Rk|hThT= 132πGkRk,  Rk|hh=(d1)(d2)32πGkd2Rk.    (15)

Here Rk(Δ)=k2r(Δ/k2) is a scalar regulator function which later on will be specified to the Litim regulator (51).

Substituting the expressions (12)–(15) into the composite operator Equation (5) then yields

m=0NγnmOm=12(TrT[WT(n;Δ)]+TrS[WS(n;Δ)]),    (16)

where the subscripts T and S indicate that the trace is over transverse-traceless (T) and scalar (S) fluctuations, respectively. The explicit form of the operator-valued functions WT and WS is

WT(n;Δ)16πGk[Pk2Λk+CTR¯]2R¯n1                          [nΔ+(2n(d2)d(d1)1)R¯]  (tRkηNRk),WS(n;Δ)16πGk(d2)[Pkdd1Λk+CSR¯]2R¯n2                            [2n(n1)(d1)Δ2+n(d+24n)R¯Δ                           + d22d(2n+1)+4n(n+1)2(d1)R¯2](tRkηNRk).    (17)

Equation (16) should then be read as a series expansion in R̄ at the origin where the matrix entries γnm are obtained by matching powers of R̄ on the left- and right-hand side. We then define the infinite family of generating functionals, Γn(R̄) with n ≥ 0 ∈ ℕ, via

ddxg¯Γn(R¯)12(TrT[WT(n;Δ)]+TrS[WS(n;Δ)]).    (18)

The structure of the traces appearing in the definition (18) ensures that Γn(R̄) is regular at R̄=0 and can be expressed as a Taylor series expansion. Equating the left-hand sides of Equations (16) and (18) one then has

γnm=12πiCR̄-(m+1)Γn(R̄),  n,m0,    (19)

where C is an infinitesimal curve encircling the origin with counterclockwise orientation.

Before delving into the explicit evaluation of the traces, the following structural remark is in order. Inspecting (17), one observes that the right-hand side associated with the nth row starts at order R̄n-2 since On(2) will always contribute at least n−2 powers of the background curvature. This entails that the matrix of anomalous dimensions has the following triangular form

γ=[γ00γ01γ02γ03γ04γ05γ06γ10γ11γ12γ13γ14γ15γ16γ20γ21γ22γ23γ24γ25γ260γ31γ32γ33γ34γ35  γ3600γ42γ43γ44  γ45γ46000γ53γ54γ55γ56].    (20)

This structure originates solely from the properties of the operators On and is independent of the gauge choice or regularization procedure.

The explicit values of the matrix entries (16) are readily computed employing the heat-kernel techniques reviewed in Appendix A. In practice, we will truncated the heat-kernel expansion at order R2, setting the coefficients an, n ≥ 3 to zero. This is in the spirit of the “paramagnetic approximation” suggested in [68], that the curvature terms relevant for asymptotic safety originate from the curvature terms contained in the propagators. For the matrix entries γnm this entails that all entries on the diagonal and below (marked in black) are computed exactly while contributions to the terms above the diagonal (marked in blue) will receive additional contributions from higher-orders in the heat-kernel. In particular all entries γnm with mn + 3 are generated solely from expanding the curvature terms proportional to CT and CS in the transverse-traceless and scalar propagators.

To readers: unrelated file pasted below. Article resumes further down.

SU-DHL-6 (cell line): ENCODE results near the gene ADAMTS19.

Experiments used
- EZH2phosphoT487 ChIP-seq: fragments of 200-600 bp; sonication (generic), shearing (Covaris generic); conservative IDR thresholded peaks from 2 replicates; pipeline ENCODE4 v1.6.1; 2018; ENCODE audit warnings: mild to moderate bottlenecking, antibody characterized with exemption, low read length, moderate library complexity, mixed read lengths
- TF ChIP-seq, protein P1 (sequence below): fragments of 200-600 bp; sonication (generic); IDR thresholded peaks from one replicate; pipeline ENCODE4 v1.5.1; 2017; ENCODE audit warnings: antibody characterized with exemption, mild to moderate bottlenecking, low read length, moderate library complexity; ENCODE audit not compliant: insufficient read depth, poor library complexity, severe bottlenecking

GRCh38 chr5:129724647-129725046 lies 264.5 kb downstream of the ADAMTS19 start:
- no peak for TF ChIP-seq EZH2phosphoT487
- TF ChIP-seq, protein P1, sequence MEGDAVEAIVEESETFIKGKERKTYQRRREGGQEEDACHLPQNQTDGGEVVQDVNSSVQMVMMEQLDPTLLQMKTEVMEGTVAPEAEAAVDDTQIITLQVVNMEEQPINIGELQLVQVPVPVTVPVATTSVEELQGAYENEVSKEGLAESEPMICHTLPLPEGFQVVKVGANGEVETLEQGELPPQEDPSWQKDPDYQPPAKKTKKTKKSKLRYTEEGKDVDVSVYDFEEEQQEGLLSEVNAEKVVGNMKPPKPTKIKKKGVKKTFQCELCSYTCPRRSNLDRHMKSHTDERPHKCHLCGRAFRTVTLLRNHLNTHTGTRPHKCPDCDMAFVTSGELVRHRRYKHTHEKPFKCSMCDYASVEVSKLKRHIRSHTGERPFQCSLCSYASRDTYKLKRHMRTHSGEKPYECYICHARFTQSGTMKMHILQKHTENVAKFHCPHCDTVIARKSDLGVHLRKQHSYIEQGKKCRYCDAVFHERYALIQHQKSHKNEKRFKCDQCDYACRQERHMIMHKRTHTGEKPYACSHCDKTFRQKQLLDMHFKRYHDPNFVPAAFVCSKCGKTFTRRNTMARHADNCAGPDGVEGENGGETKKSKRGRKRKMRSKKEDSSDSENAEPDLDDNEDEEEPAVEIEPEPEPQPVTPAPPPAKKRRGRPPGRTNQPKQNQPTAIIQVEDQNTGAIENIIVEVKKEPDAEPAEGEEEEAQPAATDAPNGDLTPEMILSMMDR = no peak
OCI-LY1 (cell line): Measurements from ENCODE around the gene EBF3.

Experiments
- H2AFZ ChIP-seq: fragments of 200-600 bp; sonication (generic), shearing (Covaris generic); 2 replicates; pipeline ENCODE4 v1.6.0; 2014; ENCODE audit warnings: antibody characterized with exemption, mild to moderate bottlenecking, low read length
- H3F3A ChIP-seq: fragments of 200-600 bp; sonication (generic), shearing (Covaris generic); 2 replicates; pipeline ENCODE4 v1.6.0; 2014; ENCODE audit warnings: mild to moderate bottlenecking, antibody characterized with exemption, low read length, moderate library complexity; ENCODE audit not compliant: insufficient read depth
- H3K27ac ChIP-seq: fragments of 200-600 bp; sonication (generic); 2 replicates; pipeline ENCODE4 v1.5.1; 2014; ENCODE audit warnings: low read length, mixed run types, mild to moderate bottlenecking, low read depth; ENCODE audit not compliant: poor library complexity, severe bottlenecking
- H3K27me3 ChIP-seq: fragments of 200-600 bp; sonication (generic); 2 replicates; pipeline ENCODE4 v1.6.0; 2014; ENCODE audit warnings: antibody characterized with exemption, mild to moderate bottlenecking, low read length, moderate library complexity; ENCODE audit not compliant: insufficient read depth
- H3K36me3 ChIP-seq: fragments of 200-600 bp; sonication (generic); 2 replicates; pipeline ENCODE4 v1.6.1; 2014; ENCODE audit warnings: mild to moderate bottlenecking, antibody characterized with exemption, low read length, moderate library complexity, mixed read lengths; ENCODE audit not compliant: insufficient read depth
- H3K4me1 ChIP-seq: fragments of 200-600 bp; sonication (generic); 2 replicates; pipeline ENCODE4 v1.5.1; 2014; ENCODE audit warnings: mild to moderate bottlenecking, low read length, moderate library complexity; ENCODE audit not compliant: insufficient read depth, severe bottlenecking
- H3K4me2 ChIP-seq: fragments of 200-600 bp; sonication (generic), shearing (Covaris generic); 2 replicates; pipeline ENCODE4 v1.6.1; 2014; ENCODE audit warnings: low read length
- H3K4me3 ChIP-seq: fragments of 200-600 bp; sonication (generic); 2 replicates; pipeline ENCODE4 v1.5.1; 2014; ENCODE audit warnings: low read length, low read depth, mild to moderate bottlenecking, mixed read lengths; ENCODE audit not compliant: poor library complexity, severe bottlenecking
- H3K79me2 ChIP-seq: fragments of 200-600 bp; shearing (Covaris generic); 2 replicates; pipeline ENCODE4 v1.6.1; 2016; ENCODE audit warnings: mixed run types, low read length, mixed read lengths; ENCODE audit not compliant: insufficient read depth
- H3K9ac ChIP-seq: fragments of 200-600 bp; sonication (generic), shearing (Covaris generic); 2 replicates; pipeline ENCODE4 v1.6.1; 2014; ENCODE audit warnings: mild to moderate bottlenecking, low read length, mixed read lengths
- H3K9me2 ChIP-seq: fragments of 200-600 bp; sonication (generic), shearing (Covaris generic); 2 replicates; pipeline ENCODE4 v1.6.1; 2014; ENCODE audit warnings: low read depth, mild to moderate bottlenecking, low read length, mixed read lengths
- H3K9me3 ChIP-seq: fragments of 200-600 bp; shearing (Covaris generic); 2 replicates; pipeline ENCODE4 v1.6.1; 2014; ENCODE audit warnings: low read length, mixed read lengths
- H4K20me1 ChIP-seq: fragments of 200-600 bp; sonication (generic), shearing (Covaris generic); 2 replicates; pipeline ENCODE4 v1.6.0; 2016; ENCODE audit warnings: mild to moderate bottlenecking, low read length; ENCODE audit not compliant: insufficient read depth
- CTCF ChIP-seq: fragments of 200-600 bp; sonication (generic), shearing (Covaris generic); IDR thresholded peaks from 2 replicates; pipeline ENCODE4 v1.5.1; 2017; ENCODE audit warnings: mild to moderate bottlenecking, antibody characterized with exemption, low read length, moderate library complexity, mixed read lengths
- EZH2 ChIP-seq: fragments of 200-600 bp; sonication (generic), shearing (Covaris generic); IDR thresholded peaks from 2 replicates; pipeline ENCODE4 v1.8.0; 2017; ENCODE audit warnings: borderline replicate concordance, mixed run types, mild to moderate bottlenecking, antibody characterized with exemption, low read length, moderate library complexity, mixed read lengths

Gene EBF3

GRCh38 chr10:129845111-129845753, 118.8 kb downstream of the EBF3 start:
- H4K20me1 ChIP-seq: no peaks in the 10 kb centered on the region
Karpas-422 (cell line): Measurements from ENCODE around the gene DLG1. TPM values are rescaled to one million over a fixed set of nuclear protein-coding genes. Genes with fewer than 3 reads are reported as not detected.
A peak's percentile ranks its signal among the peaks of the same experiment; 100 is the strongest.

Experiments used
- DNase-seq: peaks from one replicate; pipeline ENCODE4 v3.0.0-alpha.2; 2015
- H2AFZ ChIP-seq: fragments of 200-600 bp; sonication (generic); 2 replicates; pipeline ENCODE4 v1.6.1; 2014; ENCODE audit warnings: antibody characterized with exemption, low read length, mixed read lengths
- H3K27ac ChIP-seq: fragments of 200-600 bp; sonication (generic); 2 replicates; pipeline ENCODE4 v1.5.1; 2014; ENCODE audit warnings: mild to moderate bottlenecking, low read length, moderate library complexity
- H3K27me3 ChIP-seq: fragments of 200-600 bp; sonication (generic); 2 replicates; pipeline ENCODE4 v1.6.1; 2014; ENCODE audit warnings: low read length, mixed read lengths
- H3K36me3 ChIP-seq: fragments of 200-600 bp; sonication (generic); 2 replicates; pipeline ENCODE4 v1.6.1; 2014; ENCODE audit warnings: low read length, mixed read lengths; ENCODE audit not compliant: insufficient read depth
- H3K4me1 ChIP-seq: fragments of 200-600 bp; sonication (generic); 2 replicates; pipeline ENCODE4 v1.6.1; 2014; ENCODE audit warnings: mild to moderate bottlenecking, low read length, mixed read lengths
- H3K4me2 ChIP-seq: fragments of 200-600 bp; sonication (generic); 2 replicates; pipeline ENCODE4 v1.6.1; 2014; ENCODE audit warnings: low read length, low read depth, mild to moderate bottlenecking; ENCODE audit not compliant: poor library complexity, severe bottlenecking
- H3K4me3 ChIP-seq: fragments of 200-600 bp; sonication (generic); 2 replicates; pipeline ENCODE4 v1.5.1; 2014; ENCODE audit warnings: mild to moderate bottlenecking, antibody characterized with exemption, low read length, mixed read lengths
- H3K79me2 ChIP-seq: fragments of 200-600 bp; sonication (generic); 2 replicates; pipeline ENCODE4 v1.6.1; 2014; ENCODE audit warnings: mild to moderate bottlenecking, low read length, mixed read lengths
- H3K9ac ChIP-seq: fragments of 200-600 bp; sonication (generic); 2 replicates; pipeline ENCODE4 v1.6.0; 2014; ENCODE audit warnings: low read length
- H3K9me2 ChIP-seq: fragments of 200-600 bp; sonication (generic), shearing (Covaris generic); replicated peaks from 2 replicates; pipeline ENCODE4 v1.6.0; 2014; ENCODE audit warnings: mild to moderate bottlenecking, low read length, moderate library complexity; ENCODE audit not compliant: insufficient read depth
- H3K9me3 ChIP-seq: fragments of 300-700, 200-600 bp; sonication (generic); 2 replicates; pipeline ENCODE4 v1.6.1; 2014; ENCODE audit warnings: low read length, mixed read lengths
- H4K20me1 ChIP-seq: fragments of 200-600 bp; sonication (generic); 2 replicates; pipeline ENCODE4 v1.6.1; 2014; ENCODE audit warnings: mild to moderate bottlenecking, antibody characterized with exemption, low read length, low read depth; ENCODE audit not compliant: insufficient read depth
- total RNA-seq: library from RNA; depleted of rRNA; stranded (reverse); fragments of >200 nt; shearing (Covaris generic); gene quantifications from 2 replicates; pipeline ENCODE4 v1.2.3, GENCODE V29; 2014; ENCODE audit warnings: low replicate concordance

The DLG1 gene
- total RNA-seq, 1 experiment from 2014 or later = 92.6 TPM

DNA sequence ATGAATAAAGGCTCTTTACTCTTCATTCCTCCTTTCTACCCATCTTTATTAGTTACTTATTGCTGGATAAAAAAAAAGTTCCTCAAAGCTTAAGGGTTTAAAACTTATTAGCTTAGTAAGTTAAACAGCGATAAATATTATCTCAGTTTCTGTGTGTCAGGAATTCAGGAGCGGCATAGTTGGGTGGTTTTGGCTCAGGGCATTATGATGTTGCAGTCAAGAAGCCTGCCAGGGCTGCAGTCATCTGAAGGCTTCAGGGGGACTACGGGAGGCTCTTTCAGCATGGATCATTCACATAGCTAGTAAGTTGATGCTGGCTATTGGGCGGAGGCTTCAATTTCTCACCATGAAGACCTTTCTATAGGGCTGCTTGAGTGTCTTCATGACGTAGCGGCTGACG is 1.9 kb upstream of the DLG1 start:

Evaluating (16) based on these approximations then results in an infinite family of generating functionals Γn(R̄),n0:

Γn(R¯)=16πg(4π)d/2[c1Tqd/2+12(WTR¯)(R¯k2)1+c2Tqd/22(WTR¯)                   +c3Tqd/212(WTR¯)(R¯k2)+c4Tqd/222(WTR¯)(R¯k2)2                  +c1Sqd/2+22(WTR¯)(R¯k2)2+c2Sqd/2+12(WTR¯)(R¯k2)1                  +c3Sqd/22(WTR¯) +c4Sqd/212(WTR¯)(R¯k2)                  +c5Sqd/222(WTR¯)(R¯k2)2].    (21)

Here we introduced the dimensionless couplings

gk=kd-2Gk,  λk=Λkk-2,    (22)

and the anomalous dimension of Newton's coupling ηN(Gk)-1tGk. The threshold functions qnp(w) are defined in Equation (46) and their arguments in the transverse-traceless and scalar sector are

            wT=-2λ,wS-dd-1λ,wTR̄=wT+CTR̄/k2,wSR̄wS+CSR̄/k2.    (23)

The coefficients cki depend on d and n. In the tensor sector they are given by

                           c1T=12n d a0T,c2T=12n(d-2)a1T-(2n(d-2)d(d-1)-1)a0T,c3T=12n(d-4)a2T-(2n(d-2)d(d-1)-1)a1T,              c4T=-(2n(d-2)d(d-1)-1)a2T.    (24)

Their counterparts in the scalar sector read

c1S=n(n1)(d1)d(d+2)2(d2)a0S,c2S=12n(n1)d(d1)a1S+nd(d+24n)2(d2)a0S,c3S=12n(n1)(d1)(d4)a2S+12n(d+24n)a1S         +d22d(2n+1)+4n(n+1)2(d1)(d2)a0S,c4S=n(d4)(d+24n)2(d2)a2S+d22d(2n+1)+4n(n+1)2(d1)(d2)a1S,c5S=d22d(2n+1)+4n(n+1)2(d1)(d2)a2S.    (25)